The dragon let out a low growl but then lifted off again and glided with remarkable grace to circle over the cows. The cows didn't appear bothered. Maybe dream creatures had some kind of understanding? When a dream thing meets a dream thing coming through the rye...

Am I a dream thing?

No, he wasn't. He was only a consciousness caught in a dream. Ronan's dream. Ronan's recreated Cabeswater. He thought about what Ronan had said, about creating a dream Barns to fit over the real one. Two planes meshed into one. If it worked, could the sleeping creatures be awakened? Could the Barns become an extension of Cabeswater?

Ronan had said he didn't want to make a bigger cage, but maybe he'd become that desperate. Or maybe this was a stop-gap solution until he could fix the underlying problem.

But why am I here?

Screaming brought Adam's attention back to the immediate moment. The dragon was returning, this time with Matthew in its clutches. Matthew kicked and shouted things Ronan would not have liked hearing his innocent, sweet little brother say. The dragon ignored him and dropped him beside Adam. Matthew looked at Adam, wide-eyed, then scrambled to his feet to run, but Adam said, "Don't."

Matthew sat back down. He made more of a thud than the dragon had.

"It doesn't want to hurt us. It wants to take us somewhere."

"Back to its nest to feed us to its young or something," said Matthew.

"I don't think so. Do the numbers six and twenty mean anything to you?"

Matthew's brow wrinkled but a moment later he jolted where he sat as though physically struck with a thought. "Sure, it's Ronan's favorite verse."

"Verse?" Adam asked. "Like a poem?"

Matthew laughed. "Nah. I found a book of poems by Shelley under his bed once, though." He laughed again. "He was so pissed."

"The verse, though?" Adam prompted.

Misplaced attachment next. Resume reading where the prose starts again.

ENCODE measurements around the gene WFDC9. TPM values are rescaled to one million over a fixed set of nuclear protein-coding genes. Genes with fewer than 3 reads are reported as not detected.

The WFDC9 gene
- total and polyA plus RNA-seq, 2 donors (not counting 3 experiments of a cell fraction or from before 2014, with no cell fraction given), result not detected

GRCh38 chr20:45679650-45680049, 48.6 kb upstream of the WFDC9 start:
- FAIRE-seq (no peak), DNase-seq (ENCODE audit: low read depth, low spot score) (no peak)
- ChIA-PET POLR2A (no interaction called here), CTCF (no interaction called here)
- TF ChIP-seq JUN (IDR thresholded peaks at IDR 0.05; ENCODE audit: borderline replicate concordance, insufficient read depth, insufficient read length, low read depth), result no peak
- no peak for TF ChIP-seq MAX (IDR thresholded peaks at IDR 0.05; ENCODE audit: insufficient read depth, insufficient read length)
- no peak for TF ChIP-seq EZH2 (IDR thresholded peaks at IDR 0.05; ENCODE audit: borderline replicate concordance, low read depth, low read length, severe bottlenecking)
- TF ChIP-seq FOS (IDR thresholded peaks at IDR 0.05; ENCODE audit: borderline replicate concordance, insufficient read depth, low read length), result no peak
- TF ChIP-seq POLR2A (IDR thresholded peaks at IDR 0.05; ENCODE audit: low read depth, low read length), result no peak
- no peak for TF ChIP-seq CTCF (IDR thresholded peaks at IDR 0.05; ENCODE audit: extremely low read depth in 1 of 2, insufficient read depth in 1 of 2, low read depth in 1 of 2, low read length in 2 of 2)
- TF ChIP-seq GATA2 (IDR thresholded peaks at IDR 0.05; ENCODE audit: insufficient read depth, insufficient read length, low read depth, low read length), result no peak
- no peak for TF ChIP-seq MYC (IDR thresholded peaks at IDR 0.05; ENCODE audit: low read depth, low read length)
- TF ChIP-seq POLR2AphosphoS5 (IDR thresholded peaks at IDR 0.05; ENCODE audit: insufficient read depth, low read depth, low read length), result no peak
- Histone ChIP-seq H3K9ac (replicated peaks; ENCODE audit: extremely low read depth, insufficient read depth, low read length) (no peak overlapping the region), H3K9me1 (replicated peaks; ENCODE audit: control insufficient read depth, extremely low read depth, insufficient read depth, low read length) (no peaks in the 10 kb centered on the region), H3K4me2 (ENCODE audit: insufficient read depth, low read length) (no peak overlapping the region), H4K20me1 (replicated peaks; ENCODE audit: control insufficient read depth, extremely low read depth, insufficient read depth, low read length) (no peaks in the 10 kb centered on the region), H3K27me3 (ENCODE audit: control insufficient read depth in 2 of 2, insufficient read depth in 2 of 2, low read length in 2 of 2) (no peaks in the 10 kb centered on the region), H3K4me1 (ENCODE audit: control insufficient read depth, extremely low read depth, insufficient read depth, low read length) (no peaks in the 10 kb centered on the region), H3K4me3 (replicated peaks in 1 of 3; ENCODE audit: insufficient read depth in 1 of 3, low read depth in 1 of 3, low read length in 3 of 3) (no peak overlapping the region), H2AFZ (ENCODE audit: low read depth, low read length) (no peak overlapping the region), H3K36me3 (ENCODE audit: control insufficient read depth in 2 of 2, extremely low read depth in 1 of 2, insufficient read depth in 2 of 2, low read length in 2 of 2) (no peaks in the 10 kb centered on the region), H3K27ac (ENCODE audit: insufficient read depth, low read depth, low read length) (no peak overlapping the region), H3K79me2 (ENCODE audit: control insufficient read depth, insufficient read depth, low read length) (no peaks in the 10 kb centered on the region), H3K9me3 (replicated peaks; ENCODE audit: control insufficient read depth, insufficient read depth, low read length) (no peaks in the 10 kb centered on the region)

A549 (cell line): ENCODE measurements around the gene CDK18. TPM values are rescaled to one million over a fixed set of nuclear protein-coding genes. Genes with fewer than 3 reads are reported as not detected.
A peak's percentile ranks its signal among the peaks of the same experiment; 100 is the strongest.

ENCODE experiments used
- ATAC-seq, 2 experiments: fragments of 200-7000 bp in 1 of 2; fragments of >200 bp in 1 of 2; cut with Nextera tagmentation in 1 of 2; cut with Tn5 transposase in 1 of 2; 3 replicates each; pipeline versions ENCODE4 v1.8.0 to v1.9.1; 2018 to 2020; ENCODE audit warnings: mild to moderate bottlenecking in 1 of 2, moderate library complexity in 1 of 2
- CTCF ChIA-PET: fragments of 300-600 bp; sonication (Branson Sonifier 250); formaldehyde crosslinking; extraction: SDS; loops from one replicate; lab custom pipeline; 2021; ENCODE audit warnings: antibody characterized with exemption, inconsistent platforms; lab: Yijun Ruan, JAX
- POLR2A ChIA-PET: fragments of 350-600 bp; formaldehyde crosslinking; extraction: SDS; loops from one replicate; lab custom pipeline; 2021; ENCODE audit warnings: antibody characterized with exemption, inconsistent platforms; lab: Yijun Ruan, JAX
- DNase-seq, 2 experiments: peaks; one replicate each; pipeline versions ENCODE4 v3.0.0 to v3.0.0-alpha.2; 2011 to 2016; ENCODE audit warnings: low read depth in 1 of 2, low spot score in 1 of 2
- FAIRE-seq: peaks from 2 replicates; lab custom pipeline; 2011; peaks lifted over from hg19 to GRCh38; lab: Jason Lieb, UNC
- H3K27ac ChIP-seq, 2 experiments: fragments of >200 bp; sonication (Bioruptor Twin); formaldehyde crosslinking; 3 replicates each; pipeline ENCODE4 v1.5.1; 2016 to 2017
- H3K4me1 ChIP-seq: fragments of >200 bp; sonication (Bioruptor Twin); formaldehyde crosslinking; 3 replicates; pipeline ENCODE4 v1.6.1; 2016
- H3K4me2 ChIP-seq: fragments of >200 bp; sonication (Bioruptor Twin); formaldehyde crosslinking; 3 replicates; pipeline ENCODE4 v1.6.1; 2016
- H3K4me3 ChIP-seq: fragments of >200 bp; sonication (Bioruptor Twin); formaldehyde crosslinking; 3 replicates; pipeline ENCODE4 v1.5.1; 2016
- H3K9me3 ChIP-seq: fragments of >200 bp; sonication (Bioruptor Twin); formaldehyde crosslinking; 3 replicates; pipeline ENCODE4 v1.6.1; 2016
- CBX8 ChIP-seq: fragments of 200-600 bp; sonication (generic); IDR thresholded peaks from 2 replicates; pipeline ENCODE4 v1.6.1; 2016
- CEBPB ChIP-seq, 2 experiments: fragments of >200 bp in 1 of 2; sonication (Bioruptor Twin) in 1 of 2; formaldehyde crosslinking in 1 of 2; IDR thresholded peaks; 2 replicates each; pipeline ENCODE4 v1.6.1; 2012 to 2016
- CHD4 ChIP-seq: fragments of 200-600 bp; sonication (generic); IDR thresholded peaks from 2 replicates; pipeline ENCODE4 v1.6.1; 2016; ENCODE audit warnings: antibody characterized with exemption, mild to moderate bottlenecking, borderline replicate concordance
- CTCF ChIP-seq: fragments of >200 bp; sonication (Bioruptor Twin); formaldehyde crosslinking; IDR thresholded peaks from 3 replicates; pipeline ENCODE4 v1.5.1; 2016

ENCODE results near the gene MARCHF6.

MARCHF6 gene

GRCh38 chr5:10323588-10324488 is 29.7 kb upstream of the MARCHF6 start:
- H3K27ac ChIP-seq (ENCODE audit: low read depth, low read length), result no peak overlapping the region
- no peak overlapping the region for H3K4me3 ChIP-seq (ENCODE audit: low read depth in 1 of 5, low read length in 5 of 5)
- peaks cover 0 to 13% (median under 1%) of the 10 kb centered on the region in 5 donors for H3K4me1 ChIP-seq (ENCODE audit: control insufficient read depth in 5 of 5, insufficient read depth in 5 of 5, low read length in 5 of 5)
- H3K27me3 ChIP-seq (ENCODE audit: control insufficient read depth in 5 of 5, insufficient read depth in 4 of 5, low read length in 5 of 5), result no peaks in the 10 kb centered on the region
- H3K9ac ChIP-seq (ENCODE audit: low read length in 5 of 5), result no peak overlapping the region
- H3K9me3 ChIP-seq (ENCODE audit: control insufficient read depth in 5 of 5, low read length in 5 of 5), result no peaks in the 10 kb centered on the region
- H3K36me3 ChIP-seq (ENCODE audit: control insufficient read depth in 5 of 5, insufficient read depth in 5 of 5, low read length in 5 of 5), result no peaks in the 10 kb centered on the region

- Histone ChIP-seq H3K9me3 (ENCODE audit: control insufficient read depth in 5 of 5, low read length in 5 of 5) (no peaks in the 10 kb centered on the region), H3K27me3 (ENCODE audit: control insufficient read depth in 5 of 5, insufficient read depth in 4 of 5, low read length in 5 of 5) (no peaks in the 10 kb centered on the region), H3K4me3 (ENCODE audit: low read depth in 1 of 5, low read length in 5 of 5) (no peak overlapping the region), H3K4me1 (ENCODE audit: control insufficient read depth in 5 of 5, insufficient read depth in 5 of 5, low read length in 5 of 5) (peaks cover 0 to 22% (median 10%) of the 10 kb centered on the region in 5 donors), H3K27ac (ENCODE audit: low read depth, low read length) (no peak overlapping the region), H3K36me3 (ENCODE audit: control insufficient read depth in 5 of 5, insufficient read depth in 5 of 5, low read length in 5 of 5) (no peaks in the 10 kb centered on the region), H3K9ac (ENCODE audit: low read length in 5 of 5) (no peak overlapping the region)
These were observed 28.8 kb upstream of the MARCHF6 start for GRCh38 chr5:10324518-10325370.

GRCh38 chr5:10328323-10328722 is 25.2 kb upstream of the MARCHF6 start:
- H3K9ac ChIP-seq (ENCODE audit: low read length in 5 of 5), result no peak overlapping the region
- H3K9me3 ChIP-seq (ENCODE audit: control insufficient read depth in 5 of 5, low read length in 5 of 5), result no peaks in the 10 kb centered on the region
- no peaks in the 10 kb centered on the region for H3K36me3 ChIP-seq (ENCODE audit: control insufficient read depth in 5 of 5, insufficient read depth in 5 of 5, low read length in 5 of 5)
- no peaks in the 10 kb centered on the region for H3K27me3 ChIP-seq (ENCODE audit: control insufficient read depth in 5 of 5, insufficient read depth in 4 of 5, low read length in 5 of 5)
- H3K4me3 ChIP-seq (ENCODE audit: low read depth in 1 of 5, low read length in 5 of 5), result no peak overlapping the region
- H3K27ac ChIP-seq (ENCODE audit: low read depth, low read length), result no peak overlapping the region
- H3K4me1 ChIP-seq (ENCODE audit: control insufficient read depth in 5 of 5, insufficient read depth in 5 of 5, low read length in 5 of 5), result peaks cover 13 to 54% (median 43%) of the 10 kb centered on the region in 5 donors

"Matthew 6:20. Something like, 'Store up your treasures in heaven, where moths nor rust corrupts, and where thieves do not break in and steal.'"

Adam thought about this a moment. "Shit," he said. He looked at Matthew—a little dirty, but none the worse for wear. No wounds where the dragon had grabbed him, no blood. He looked at his own shoulders. Same. "Shit," he said again.

He stood up and turned to the dragon, which waited patiently for them to figure things out. "You're trying to take us back," he said.

"Back where?" Matthew asked.

"To the waking world," Adam told him. "We've been... imported here. Not on purpose, but still, we can't stay. We have to get back to our bodies. If we're gone too long, they'll die."

"I feel fine," Matthew said. "I feel like me. If my body dies, then can't I just stay here?"

"If your body dies, so does your consciousness." Well, mine does, anyway. But Adam could hardly tell Matthew his brother had dreamt him. "That's what's here now. If your body dies, and your consciousness dies, there won't be anything else to stay here."

"So how did our consciousness end up here? We're having the same dream?"

"Not exactly. We're part of someone else's dream. Ronan wants to keep us safe, and in some backward way, this is how Cabeswater is granting his wish." When Matthew still looked confused, Adam said, "We're Ronan's treasure."


Television: Can Sherlock Be Saved?

I'm going to pause here for a second and go back to something rather old at this point. It's no secret I really, really disliked the last couple series of Sherlock. And I came off the fourth series sort of assuming that was the end of it. Like, they seemed to have wrapped it up in a bow, right? But people keep talking about how to fix the show in the next series, and I just keep thinking, Is there going to be one? Is it even worth trying to fix and keep going?